Rose Ross: So, we’ve talked a lot about the future, things are happening for you guys, decisions on whether there will be investment made into the company, or whether you will be looking at organic growth; anything else that you’d like to share with our Founders on Fire podcast listeners, what you learnt and what you think would be valuable, particularly under the circumstances, the pandemic’s been quite challenging, well, very challenging for a lot of people in different ways. As an entrepreneur I’m sure it’s brought out perhaps opportunities and also challenges along the way.

Grace Waters: Yeah, I suppose compared to a lot of businesses, ours is entirely technology and so we’ve not suffered too greatly from the pandemic situation in that sense. But I suppose, as best I understand it and I’m not an expert, but the gut feel has been that there has been a big dip in startup investment in the past year, which perhaps you probably know better than I do. It seems that investors have been focusing more on the existing ventures in their portfolios, rather than making new investments in newcomers. So, whether or not that’s something we’ve come up against, that might potentially have been a problem and it might be a problem for other newcomers, but at the same time I’ve seen some data suggest that the investment scene is picking up in 2021.

I very much come from a bootstrapping school entrepreneurship, that’s kind of where I cut my teeth, so more of an approach where you try to grow organically, and you build the company incrementally with the early sales that come in. I suppose you have the benefit of that being a more derisked approach, and where you can limit costs as far as possible, and you also have a lot of time to get to know your market and adapt to feedback when it comes in. But, of course, this potentially comes at the expense of rapid growth and scaling, if that’s what you’re after.

I suppose in some sense, this past year has been an interesting experience for me to sit back and observe the changes that are happening in startup culture, if we’re going back to that bootstrapping model, which I think was the prime culture a few years ago, and then the primacy of VC came through. So yeah, I think that’s definitely an interesting potentially wider cultural change that will happen in the startup space.

I think other than that, it’s been interesting to see over the past year which companies have survived or even thrived, and then which ones have not at all. It seems that adaptation or adaptability is a really important thing for businesses to embrace right now, in the midst of the current economic climate but also the wider shifts that are happening in the world with the pandemic, the way consumer behaviour is changing, businesses are changing, infrastructure is changing. So that’s been quite interesting to observe, and obviously some companies are a lot better positioned to adapt to those changes than others.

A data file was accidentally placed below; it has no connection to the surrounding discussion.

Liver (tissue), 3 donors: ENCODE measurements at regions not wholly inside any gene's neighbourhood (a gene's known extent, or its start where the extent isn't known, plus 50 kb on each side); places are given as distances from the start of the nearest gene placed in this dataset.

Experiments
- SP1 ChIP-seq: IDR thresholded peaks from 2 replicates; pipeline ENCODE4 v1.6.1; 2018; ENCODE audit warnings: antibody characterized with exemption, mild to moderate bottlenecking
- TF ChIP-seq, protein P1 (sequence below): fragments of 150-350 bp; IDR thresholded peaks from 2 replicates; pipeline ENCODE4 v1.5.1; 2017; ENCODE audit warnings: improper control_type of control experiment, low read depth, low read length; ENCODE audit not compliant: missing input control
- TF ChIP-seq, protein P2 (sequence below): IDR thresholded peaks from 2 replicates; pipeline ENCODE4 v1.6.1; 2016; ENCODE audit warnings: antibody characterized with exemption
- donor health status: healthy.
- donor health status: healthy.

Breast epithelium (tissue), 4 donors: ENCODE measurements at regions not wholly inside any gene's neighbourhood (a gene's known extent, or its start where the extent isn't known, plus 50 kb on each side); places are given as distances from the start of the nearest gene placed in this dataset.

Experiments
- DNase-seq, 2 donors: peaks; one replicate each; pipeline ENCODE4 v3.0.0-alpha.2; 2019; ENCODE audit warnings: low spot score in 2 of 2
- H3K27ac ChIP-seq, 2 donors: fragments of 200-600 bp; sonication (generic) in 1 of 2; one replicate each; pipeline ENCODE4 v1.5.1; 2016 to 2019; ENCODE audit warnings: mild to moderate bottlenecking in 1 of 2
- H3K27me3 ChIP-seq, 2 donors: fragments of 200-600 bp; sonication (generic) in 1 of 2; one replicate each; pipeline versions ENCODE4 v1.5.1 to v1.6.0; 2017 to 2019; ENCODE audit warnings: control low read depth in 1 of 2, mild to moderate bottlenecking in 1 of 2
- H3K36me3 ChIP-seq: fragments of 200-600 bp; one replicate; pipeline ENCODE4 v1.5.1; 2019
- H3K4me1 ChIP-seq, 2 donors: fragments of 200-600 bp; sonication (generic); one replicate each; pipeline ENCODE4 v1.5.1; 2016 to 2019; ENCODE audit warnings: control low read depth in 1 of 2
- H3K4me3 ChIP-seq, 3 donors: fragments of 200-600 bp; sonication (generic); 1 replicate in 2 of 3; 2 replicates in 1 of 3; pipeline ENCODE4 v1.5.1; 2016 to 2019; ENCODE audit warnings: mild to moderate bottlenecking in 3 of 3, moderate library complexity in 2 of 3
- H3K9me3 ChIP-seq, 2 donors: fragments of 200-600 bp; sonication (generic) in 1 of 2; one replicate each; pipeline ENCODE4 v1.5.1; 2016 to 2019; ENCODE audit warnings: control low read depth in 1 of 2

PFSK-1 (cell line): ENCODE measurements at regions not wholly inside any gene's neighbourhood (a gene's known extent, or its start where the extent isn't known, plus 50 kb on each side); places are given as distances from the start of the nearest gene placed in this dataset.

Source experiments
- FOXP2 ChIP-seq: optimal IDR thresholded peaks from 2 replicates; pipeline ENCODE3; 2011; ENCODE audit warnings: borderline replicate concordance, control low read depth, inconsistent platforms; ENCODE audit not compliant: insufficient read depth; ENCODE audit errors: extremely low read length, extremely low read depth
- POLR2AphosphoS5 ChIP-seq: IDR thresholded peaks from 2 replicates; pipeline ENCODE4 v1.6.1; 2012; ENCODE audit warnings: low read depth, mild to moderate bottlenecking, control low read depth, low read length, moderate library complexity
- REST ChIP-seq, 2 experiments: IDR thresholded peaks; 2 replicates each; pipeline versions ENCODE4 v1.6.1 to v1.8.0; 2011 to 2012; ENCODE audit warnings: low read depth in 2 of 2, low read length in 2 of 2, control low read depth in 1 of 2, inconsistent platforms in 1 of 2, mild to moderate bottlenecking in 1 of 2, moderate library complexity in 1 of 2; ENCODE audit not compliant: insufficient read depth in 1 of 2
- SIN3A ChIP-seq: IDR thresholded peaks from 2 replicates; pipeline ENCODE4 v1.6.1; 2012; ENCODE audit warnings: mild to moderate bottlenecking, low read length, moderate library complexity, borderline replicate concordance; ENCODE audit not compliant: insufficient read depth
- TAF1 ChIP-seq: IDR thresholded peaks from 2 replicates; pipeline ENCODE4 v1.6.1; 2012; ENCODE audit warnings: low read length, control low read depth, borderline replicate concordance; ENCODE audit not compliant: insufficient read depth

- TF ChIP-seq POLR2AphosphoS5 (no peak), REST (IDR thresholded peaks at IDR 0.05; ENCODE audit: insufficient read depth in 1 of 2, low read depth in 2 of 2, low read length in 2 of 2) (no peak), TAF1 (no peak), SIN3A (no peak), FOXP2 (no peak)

So moving forward it looks like flexibility will be key. Also I think at the same time there’s a lot of exciting opportunities for companies to build something for this transformed world, looking at the new challenges that have come up, but also maybe new markets that emerge; I suppose companies like Hopin and Zoom have done really, really well, and whether or not there are other avenues that can open up. I think I read something early on in the pandemic about actually recessions tend to be really great for startups. Historically, if you look at it, that’s where a lot of great businesses came out, I think social media – initial social media golden age was during the 2008 recession. So it’s a tough one because the world is definitely in flux and it’s been hugely difficult, but maybe fingers-crossed as we’re coming out of it there are a lot of exciting avenues as well.

Rose Ross: It’s certainly very different from when we would have spoken over a year ago, with regards to these things.

Grace Waters: Yeah, I don’t think we really knew how long a term it was going to be.

Rose Ross: Absolutely, absolutely. Anything else that you’d like to share before we close off the podcast and our conversation?

Grace Waters: No, I think that’s everything. As always, we’re very keen to hear from people who are interested in what we’re doing, interested in working with us or have any questions, but other than that, watch this space!

Rose Ross: Fantastic, and thank you so much for joining me Grace, and congratulations again on your recognition.

Grace Waters: Thank you.

Rose Ross: Your hat-trick in fact.

Grace Waters: Yeah, amazing. We were so happy.

Rose Ross: Great achievement, great achievement, so well done to you and your co-founder. And thanks again for joining us.

And thank you everyone for listening. That was Grace Waters who is the co-founder of Codastra one of our winners from 2020. And if you’d like to find out more, do visit the Tech website, follow us on Twitter @techtrailblaze, or find us on LinkedIn.

Thank you very much.